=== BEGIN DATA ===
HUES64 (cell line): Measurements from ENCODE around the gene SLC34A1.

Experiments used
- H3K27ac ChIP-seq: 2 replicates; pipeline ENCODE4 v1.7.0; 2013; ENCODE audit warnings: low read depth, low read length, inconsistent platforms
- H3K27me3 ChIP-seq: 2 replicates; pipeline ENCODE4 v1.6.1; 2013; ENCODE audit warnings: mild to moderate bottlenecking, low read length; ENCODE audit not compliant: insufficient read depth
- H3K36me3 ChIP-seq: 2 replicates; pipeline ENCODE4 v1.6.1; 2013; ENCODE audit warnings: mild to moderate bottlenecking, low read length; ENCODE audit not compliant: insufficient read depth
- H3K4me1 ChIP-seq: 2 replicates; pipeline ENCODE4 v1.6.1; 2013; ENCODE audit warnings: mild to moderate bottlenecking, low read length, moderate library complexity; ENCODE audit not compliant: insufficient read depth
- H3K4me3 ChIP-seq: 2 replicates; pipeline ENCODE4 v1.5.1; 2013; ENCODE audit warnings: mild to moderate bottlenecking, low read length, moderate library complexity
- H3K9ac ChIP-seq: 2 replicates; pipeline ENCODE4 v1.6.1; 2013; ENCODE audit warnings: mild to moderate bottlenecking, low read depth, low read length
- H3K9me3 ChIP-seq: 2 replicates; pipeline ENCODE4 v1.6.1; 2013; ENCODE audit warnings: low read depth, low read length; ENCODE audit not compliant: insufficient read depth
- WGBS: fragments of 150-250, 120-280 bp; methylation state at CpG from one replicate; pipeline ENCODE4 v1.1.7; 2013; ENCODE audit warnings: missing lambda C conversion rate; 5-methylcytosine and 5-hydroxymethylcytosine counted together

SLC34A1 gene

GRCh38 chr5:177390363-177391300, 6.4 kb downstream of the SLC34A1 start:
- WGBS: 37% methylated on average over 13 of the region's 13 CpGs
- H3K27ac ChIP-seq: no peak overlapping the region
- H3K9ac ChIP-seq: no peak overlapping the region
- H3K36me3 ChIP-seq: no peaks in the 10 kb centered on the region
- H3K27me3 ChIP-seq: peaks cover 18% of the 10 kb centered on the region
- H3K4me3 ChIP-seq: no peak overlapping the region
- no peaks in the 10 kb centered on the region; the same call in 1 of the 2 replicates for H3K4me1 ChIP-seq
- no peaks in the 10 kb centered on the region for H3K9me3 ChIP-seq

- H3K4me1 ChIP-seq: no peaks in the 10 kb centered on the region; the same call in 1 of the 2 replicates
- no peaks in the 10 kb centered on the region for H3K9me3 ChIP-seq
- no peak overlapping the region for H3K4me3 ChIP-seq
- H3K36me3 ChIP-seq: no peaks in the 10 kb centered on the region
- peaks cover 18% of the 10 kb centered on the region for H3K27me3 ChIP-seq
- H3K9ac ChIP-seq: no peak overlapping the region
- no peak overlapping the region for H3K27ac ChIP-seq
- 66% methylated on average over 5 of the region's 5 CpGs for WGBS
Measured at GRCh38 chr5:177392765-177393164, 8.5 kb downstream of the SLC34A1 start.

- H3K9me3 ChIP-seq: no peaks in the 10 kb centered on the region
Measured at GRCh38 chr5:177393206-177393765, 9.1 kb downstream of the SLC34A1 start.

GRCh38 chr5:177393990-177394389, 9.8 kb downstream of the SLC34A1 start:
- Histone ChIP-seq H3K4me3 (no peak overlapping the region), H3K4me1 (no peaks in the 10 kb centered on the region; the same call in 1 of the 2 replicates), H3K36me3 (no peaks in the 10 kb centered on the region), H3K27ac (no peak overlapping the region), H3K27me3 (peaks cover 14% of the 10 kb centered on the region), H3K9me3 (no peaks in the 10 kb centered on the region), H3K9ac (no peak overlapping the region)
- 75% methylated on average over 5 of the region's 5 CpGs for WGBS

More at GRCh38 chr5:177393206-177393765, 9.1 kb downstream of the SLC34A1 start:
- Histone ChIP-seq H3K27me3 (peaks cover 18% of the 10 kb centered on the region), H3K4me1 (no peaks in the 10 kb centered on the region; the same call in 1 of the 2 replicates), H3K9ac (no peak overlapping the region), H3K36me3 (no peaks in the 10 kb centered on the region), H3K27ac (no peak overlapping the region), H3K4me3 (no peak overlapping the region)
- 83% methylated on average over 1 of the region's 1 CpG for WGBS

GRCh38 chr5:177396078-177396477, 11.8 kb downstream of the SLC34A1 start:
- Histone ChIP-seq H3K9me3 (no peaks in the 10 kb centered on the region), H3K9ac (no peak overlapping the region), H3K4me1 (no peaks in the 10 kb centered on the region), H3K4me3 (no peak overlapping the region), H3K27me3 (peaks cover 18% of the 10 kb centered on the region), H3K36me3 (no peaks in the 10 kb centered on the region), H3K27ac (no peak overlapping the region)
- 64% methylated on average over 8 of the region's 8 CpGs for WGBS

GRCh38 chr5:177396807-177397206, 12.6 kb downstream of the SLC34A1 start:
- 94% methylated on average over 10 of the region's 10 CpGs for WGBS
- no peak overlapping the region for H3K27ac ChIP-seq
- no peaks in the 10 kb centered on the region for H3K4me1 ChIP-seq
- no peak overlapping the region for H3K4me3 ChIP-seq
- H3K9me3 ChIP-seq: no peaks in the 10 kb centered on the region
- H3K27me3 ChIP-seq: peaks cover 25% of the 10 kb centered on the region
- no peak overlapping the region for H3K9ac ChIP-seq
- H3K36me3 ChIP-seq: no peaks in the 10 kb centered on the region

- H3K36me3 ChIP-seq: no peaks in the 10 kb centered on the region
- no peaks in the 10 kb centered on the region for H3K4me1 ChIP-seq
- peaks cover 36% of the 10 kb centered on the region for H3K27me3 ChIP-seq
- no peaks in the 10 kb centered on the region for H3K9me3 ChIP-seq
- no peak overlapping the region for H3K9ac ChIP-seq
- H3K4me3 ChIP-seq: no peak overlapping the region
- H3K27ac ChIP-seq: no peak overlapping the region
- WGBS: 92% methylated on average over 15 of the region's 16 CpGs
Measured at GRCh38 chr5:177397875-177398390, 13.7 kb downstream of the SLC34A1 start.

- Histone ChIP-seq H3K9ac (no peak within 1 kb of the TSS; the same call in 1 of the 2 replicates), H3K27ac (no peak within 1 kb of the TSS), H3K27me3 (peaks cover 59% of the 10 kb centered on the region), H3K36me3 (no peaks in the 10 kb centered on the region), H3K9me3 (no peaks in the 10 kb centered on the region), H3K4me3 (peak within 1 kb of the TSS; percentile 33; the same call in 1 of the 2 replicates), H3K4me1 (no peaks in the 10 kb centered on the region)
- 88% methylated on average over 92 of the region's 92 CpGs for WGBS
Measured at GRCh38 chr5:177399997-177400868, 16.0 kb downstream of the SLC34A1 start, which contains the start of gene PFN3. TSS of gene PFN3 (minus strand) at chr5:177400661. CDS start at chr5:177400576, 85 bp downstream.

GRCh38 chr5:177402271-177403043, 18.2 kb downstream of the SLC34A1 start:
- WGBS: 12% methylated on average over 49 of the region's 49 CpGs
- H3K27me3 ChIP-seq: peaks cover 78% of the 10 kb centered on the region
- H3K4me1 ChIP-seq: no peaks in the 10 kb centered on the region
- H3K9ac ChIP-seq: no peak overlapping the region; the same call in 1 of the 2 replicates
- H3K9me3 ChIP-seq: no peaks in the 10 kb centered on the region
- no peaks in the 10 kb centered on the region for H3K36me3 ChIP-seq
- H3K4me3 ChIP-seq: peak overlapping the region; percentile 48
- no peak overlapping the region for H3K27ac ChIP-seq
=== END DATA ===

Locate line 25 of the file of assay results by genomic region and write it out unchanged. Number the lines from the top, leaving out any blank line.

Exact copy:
- peaks cover 18% of the 10 kb centered on the region for H3K27me3 ChIP-seq